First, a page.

Tuesday, October 19

First conviction of two members of the Tenants Union for a protest against their landlady

A Barcelona judge has sentenced a couple to a 720-euro fine for a crime of coercion for a protest against the landlady who raised their rent and then evicted her due to her refusal to increase the rent. This is the first court ruling against members of the Barcelona Tenants Union, in a case that gained relevance due to the support given to the couple by various politicians, including the current Minister of Equality, Irene Montero.

The sentence does not accept all the claims of the Prosecutor’s Office and the private accusation of the landlady, Esther A., ​​who requested up to a year in prison, although for the Union it represents “an attempt” to stop the protests against the owners, in the words of its spokesperson, Carme Arcarazo. The defense of the tenants will appeal the ruling before the Court of Barcelona.

In this new sentence, the magistrate condemns the couple of tenants, Juan H. and Livia A., for a single fact: the protest at the real estate office that managed the owner’s flats, during which the administrator sent a email to the owner in which he announced his resignation to continue running the farms.

The administrator sent the email because he was coerced by the “environmental intimidation” derived from the break-in at the office, according to the magistrate in the sentence to which elDiario.es has had access.

The action in the administrator’s office, which occurred in December 2018, was one of the mobilizations that the Barcelona Tenants Union and the Popular Housing Office of the Gràcia neighborhood carried out to protest against the rent increase that the owner raised the couple, who since 2007 lived in the apartment with their children. The owner only agreed to renew the contract with a 30% increase, up to 1,300 euros, and refused to enter into any negotiation. They were evicted on December 20, 2019 after two attempts stopped by the neighbors and the Union.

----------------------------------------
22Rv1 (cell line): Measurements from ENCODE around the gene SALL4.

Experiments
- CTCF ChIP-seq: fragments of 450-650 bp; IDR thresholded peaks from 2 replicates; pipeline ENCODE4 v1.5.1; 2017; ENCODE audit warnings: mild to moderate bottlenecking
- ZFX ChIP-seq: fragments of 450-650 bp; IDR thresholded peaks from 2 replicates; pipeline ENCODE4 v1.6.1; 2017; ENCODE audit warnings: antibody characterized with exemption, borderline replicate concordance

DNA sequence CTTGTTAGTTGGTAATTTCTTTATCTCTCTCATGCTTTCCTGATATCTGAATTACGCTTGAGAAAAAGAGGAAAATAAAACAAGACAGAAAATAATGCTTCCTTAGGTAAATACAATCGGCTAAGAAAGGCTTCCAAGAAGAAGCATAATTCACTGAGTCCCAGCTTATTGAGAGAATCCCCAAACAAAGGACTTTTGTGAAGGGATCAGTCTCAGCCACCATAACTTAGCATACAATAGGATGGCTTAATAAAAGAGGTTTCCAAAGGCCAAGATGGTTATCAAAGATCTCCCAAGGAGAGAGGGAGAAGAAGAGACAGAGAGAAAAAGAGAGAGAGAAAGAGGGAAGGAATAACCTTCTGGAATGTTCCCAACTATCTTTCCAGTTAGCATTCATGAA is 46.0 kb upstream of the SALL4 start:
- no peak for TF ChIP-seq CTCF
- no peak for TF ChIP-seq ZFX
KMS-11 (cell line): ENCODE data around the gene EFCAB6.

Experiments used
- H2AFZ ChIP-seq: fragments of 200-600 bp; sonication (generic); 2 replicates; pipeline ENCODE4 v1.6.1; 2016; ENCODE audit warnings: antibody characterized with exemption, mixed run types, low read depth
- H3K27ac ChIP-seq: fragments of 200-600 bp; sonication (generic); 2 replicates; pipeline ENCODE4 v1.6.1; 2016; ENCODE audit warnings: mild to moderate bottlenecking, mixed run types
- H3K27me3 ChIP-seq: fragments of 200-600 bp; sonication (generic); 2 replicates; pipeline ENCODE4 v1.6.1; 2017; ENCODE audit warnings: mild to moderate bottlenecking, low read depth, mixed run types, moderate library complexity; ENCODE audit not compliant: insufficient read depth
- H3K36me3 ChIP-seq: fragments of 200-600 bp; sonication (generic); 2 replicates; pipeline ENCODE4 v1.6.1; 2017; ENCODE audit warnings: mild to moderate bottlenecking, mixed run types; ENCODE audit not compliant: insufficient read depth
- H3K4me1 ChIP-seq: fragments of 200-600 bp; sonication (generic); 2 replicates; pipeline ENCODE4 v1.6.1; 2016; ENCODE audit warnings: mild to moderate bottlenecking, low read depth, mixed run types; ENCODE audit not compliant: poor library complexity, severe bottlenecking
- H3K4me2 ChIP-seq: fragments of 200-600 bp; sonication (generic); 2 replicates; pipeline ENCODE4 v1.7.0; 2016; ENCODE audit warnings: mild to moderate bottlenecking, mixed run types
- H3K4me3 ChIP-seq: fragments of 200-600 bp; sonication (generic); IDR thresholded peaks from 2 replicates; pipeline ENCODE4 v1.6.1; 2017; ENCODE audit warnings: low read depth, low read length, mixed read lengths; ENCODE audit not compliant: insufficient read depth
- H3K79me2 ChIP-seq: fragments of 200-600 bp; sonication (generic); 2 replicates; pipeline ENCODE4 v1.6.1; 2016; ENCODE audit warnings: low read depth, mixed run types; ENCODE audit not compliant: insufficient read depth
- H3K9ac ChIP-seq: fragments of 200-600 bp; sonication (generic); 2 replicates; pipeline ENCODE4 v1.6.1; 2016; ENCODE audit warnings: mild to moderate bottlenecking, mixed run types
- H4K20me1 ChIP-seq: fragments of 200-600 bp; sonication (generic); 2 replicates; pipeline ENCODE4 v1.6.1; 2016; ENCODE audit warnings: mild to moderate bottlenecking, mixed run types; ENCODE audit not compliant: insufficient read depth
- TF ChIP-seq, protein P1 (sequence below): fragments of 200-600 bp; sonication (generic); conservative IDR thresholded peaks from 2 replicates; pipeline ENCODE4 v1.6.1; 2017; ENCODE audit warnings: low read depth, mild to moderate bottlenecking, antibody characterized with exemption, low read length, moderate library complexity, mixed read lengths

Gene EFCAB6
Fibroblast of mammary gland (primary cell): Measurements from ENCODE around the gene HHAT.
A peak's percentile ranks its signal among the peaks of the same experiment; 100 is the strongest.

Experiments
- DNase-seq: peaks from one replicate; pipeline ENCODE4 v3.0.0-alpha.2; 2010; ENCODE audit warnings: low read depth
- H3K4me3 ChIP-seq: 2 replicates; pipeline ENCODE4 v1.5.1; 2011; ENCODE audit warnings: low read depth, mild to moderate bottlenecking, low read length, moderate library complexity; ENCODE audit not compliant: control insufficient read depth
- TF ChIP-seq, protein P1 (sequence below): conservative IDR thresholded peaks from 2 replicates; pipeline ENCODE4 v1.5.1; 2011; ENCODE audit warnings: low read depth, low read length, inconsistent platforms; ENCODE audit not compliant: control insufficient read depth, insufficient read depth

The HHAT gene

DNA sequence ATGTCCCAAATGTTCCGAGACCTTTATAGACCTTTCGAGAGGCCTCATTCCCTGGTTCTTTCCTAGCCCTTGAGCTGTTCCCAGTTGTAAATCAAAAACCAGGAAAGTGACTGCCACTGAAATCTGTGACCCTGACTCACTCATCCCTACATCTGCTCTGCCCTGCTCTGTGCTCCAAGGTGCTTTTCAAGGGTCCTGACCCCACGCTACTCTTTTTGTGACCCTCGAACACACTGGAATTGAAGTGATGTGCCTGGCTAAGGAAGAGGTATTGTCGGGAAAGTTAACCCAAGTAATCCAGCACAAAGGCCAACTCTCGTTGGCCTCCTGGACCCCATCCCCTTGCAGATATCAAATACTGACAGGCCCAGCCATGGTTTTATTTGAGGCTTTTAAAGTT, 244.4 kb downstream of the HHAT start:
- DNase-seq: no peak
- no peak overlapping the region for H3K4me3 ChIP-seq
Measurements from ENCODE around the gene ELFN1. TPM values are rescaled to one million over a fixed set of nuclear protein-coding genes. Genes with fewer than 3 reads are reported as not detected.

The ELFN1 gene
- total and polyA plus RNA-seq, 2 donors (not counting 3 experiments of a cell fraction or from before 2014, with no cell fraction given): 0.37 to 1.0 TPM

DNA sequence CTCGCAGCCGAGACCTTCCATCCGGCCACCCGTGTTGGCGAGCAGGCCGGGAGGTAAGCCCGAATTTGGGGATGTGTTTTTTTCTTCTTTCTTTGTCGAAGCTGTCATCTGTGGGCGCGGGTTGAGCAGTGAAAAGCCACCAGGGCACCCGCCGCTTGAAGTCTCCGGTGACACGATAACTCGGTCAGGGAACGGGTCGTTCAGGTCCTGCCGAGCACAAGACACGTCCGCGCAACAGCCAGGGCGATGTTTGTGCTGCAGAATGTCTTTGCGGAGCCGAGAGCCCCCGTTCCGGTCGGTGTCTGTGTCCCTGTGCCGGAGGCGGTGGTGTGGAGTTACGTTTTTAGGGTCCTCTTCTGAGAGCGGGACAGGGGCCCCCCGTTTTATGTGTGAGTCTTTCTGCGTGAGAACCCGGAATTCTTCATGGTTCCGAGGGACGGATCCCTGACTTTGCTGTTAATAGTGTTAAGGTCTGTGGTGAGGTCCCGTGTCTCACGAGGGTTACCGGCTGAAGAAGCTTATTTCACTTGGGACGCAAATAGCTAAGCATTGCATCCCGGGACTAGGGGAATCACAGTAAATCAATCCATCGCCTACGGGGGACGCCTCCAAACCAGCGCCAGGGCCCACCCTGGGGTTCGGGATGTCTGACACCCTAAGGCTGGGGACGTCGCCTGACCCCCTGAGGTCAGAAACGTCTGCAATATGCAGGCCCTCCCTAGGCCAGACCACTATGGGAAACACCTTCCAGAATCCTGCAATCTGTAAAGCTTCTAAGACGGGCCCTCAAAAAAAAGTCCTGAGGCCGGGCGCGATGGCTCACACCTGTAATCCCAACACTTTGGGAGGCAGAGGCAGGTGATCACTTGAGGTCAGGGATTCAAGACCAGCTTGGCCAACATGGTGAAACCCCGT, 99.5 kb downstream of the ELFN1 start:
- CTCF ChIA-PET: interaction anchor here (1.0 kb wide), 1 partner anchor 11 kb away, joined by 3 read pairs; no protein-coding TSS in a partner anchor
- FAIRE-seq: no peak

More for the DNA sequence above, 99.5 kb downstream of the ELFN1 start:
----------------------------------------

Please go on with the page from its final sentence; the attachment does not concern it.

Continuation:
The judge holds the defendants and the rest of the “unidentified” people who participated in the protest responsible for addressing the property administrator and telling him that he was sending the mail or “they would return as many times as necessary”, an end that the couple of tenants like the rest of the Union members who participated in the protest. In their statement, the defendants assured that they were unaware of the email.

Instead, the magistrate highlights that the writing of the email “was supervised by the defendants and their companions” with the aim of “pressuring” the landlady (who was not in the office at the time of the protest) and thus try to avoid the rent increase.

To reach this conclusion, the magistrate relies solely on the statement of the property administrator who wrote the email and one of her employees. At the trial, the witness did not point to the defendants as directly responsible for the coercion, but limited himself to pointing out that they were inside the premises.

Despite acknowledging that no violence was exerted on the persons nor did the office suffer material damage, the judge argues that the protest generated “environmental intimidation to which both defendants could not be oblivious to the extent that they were at all times in the interior of the premises “of the property manager, which was what ultimately caused the mail to be sent.

The Union spokeswoman, Carme Arcarazo, recalls that the case of this couple “was one of those that created social awareness in favor of the regulation of rents.” The union spokesperson also highlights that thanks to the Catalan law that limits rental prices to date, the eviction of the couple would not have been possible. In recent months the Union has seen how two of its latest campaigns against rent increases ended in court, in what they consider to be a criminalization of the right to protest. In the other case tried before the summer, his spokesman, Jaime Palomera, ended up acquitted.

Without crediting their participation in the rest of the protests

The judge rules out that the defendants participated in the rest of the protests for which they were accused – a second demonstration in the real estate, another in front of the workplace of their tenant, calls to their workplace to negotiate the renewal of the contract and the distribution of brochures in the mailboxes of the owner’s home accusing her of maintaining an “arrogant attitude”.

It also rejects the sentence, as the accusations maintained, that the statements that the couple made to TV3 during one of the protests constitute a crime of insults, since they were only limited to “exposing the situation in which the house was located and of the rent increase, with the impossibility of assuming the rise “, without diminishing the honor and privacy of the owner.

The owner of the apartment also demanded compensation from her former tenants, an extreme that the magistrate dismisses as she considers that a “cause-and-effect relationship” cannot be established between the protest of December 2018 and the sick leave due to stress that she took six months later. .


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